Eating up can help combat world hunger #ClearAPlate

When I was a girl my mother used to say “Eat up – there are people dying of hunger who’d kill for your dinner” (or words to that effect). It didn’t make sense to me and I wanted to say (probably did say) well send them mine. Years later and Unilever along with Oxfam are taking up my mothers call and encouraging us to clear our plates. I get it now.

Decades on and the fight against food poverty still rages. I know my mother was referring to people in Africa, I needn’t look so far afield today. In the UK one in 5 struggle to put food on the table. Children go to school hungry. I remembered this when I went to the fridge and spotted the sausages with yesterdays date. I fight the urge to dump them and commit to toss them into a casserole instead.

My parents grew up on farms. Small holdings of stony land and skinny cows. Food wasn’t always plentiful. A bad crop would see to that. My grandmother churned her own butter and it was much in demand. It was sold at the local creamery so little was ‘wasted’ on her kids. My dad knew the manual effort behind putting food on the table. After school he’d spend hours combing the field, picking up stones along the potato trenches to make way for the plough – back breaking work. The story was similar in my mother’s place. When they left their respective homes and came together to live in a town, frequent visits back to aged parents with us in tow meant we were able to see where a lot of our food came from. Before we’d say our goodbyes, the car boot as loaded with new spuds or bags of apples from the small orchard. We got rhubarb stalks in the summer. Sometimes there’d be tomatoes on the vine. Or more likely retrieved from the windowsill where they rested to ripen. In Spring we’d single out a tiny cute chicken -”Grandma, that’s the one we want” so that when we made our pre-Christmas visit we collected our grown up chick, our slain turkey. The bird would be plucked by my father before my mam stuffed and cooked it.  The turkey’s feathered wing was our duster for the year.

Now my kids eat chickens that come from the supermarket. They see them stacked up in the fridge and don’t think much beyond the wrapper. They certainly don’t give them names as I did with our Christmas Turkey. I’ve taken the children to picking farms so they know that gooseberries grow on bushes and raspberries need a flushing out to render them bug-free.  But so much of their diet they can not place. Food that appears on shop shelves and later their plates.Maybe this is one reason there is so much waste – there’s such a distance between provider and consumer.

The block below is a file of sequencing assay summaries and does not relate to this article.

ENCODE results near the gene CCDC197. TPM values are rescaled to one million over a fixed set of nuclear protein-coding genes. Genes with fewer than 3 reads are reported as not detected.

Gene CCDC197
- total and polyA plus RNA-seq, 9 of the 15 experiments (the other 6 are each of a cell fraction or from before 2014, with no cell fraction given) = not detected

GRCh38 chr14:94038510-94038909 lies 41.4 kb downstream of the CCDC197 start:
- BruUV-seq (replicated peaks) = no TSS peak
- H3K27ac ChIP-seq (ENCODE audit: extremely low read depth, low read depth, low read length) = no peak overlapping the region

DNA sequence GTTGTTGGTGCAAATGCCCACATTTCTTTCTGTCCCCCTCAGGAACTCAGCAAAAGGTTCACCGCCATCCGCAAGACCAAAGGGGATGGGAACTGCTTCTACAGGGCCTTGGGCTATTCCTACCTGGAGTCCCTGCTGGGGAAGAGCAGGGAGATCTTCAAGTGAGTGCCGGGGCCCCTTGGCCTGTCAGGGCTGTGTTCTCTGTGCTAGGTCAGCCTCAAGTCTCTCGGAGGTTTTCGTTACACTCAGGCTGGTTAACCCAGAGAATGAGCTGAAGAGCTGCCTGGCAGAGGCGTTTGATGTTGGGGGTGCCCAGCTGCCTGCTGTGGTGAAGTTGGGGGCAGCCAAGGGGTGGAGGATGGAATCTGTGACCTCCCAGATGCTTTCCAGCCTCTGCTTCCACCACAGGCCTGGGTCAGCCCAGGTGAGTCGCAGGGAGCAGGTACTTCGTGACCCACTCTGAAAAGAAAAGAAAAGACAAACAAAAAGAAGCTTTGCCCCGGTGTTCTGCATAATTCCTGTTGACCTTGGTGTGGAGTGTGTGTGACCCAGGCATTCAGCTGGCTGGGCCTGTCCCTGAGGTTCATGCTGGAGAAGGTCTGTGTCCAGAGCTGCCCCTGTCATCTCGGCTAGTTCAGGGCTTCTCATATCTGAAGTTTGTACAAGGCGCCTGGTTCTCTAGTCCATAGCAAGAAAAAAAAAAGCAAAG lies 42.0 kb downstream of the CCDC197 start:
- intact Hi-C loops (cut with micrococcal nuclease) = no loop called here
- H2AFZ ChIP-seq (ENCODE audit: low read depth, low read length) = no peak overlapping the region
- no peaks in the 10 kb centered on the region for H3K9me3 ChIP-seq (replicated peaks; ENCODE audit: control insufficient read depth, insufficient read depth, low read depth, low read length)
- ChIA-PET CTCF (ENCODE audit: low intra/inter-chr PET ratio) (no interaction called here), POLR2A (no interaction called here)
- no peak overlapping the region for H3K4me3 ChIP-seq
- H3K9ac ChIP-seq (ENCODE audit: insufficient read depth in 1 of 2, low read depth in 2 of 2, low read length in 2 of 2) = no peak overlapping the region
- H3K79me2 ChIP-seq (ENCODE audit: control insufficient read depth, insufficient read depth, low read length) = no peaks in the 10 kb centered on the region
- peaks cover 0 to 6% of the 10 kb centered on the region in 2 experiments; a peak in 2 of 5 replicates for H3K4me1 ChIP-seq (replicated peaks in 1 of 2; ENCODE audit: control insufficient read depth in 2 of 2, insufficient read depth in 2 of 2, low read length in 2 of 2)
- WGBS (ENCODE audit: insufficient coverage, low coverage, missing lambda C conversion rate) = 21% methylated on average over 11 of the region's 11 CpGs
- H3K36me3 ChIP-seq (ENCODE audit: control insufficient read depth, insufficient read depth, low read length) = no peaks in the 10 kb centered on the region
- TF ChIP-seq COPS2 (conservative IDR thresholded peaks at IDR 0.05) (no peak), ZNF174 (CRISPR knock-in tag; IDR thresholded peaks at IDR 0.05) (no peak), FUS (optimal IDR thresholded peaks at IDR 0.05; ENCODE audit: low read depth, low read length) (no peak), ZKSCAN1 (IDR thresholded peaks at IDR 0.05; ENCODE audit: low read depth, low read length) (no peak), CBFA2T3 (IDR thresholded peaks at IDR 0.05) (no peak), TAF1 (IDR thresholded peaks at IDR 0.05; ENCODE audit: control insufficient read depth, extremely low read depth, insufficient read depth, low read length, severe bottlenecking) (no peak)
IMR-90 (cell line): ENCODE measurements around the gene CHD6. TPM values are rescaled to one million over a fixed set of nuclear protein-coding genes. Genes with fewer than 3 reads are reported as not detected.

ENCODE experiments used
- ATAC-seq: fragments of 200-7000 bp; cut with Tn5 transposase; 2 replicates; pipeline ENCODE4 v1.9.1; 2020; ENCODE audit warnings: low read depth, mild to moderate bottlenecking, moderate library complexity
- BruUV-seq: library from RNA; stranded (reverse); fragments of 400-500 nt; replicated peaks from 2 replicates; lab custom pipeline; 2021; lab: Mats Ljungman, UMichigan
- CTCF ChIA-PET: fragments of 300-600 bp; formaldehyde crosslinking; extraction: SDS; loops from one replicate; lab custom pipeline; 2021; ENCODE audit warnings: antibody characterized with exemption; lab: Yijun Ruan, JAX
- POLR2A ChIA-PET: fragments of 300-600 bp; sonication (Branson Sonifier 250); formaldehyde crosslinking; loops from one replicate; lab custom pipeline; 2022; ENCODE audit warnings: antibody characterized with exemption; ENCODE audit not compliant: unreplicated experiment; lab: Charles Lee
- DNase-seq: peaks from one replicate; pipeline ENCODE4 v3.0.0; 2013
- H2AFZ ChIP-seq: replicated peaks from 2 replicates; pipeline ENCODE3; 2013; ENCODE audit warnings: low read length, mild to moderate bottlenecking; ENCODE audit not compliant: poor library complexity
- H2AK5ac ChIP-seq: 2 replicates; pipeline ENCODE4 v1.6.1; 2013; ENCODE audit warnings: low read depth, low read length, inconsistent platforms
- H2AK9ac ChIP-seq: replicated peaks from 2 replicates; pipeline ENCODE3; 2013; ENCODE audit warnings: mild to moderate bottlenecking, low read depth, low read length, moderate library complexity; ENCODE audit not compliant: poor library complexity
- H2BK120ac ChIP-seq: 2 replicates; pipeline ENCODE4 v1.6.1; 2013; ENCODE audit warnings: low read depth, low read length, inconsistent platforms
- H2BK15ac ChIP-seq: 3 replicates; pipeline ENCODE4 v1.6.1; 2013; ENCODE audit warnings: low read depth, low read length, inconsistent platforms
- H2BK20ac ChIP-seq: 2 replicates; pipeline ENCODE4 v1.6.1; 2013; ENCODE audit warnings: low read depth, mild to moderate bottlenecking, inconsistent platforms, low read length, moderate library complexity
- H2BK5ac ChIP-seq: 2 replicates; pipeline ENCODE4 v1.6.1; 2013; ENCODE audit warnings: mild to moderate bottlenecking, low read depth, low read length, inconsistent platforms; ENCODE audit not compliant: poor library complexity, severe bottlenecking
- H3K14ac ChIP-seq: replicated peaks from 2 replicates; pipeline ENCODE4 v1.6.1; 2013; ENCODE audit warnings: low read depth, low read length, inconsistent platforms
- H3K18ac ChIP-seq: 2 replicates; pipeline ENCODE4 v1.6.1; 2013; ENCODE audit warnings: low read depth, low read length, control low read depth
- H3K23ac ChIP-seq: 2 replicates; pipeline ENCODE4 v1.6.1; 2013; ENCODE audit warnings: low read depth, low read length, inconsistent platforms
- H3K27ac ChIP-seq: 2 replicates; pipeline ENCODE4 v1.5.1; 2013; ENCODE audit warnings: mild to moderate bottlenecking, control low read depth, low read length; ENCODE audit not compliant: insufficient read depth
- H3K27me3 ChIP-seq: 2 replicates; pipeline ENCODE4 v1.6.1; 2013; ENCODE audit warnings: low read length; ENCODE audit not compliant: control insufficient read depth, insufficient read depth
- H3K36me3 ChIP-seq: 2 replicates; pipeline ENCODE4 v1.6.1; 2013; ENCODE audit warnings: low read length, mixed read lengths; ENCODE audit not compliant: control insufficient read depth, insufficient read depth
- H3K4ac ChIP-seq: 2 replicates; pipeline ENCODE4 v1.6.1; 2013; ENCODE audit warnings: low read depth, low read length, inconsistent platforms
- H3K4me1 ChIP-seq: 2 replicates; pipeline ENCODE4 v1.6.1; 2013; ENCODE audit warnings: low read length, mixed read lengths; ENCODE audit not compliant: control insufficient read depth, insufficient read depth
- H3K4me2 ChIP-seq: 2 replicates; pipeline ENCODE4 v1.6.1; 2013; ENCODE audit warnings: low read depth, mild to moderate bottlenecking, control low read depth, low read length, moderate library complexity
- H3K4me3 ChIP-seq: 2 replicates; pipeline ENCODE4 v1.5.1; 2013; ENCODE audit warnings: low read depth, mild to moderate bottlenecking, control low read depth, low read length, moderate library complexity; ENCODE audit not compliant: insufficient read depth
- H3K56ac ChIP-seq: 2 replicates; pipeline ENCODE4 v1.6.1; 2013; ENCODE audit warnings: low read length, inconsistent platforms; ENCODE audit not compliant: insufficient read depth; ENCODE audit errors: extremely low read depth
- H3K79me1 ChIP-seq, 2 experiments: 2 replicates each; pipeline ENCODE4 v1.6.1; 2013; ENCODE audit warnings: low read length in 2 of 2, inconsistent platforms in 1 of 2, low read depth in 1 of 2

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We can start fighting world hunger today at our dinner tables by clearing our plates.

Share a photo of your empty plate on Facebook or Twitter and use the hashtag #ClearAPlate. Unilever will make a donation on your behalf as part of their Project Sunlight commitment.

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No one should struggle to feed their family while food is being wasted.

What a legacy to be able to say that our generation was the one that ends food poverty in the UK. This campaign is a step in the right direction.  Read more about Project Sunlight and see how Unilever in partnership with Oxfam are working to bring this about.

Note:  This post is a response to a call to action at Mumsnet Blogfest 2014.

2 Comments

  1. Jo says:

    Being told to eat all the food on your plate (the clean plate club) is one of the main reasons for disordered eating. Children being encouraged to eat all the food on their plate because of others who are going hungry makes no sense at all. How can creating guilt and potential obesity help those who don’t have enough. Guilt is not the answer. Women struggle to lose weight because they have grown up been made to feel guilty. No pudding until you clear your plate. Cant leave the table till you clear your plate. A lot of women cleared their plate only to go and throw up afterwards. People pay millions to diet clubs to help them lose weight when what they really need to learn is how to get back in touch with their own hunger signals surely. Eat when you are hungry and stop when you are satisfied, not stop when you have cleared all the food on your plate.

    • admin says:

      I agree with you – ignoring our own signs when we are full is not the way to go or making children feel bad because others are hungry but I have become aware of not serving up mountains of food so there won’t be so much waste. My boy is very quick to say he’s full so he can wolf down his pudding.
      Thanks for your comment.

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